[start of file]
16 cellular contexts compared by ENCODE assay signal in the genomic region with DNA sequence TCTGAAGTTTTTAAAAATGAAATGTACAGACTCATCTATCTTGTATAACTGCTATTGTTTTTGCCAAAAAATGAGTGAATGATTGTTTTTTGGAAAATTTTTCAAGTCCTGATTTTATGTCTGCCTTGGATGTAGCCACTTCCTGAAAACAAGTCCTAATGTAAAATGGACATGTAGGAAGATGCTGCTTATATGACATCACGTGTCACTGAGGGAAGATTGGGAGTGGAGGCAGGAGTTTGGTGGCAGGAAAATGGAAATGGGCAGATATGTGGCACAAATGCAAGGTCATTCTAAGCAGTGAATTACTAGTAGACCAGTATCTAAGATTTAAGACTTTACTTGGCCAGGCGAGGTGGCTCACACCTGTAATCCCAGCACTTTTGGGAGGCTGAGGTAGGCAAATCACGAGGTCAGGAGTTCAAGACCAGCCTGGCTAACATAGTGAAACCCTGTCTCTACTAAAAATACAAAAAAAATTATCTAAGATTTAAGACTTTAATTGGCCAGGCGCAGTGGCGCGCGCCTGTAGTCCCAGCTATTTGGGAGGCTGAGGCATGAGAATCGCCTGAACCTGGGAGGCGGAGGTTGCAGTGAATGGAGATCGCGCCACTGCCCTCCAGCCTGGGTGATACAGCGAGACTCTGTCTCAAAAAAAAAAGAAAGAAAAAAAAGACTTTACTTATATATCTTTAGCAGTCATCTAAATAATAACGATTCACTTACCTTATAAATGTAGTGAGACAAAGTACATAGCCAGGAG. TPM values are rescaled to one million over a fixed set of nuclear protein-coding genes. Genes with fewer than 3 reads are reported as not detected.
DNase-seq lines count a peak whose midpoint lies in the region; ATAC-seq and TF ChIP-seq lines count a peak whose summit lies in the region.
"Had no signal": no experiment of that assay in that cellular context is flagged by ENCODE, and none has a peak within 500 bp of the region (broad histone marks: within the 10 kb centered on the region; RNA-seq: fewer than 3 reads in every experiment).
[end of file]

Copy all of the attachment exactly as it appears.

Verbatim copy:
16 cellular contexts compared by ENCODE assay signal in the genomic region with DNA sequence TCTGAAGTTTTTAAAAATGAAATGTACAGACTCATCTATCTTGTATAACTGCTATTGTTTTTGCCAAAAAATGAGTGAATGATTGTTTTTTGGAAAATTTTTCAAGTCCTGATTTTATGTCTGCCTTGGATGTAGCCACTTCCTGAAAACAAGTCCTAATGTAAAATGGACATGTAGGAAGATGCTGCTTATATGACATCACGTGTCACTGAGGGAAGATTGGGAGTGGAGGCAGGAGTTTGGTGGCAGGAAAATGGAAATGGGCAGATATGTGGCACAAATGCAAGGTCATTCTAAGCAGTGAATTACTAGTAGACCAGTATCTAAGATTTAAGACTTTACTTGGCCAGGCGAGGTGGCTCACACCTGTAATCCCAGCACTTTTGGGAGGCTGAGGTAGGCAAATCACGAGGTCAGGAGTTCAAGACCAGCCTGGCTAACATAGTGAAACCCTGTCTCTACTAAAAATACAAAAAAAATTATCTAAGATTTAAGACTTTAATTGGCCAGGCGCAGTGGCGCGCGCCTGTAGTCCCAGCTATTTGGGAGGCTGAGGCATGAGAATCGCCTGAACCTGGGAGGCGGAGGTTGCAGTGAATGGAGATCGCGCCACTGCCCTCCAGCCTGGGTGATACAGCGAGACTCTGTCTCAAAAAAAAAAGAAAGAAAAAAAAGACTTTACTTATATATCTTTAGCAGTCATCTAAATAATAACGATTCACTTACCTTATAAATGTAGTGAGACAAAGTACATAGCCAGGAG. TPM values are rescaled to one million over a fixed set of nuclear protein-coding genes. Genes with fewer than 3 reads are reported as not detected.
DNase-seq lines count a peak whose midpoint lies in the region; ATAC-seq and TF ChIP-seq lines count a peak whose summit lies in the region.
"Had no signal": no experiment of that assay in that cellular context is flagged by ENCODE, and none has a peak within 500 bp of the region (broad histone marks: within the 10 kb centered on the region; RNA-seq: fewer than 3 reads in every experiment).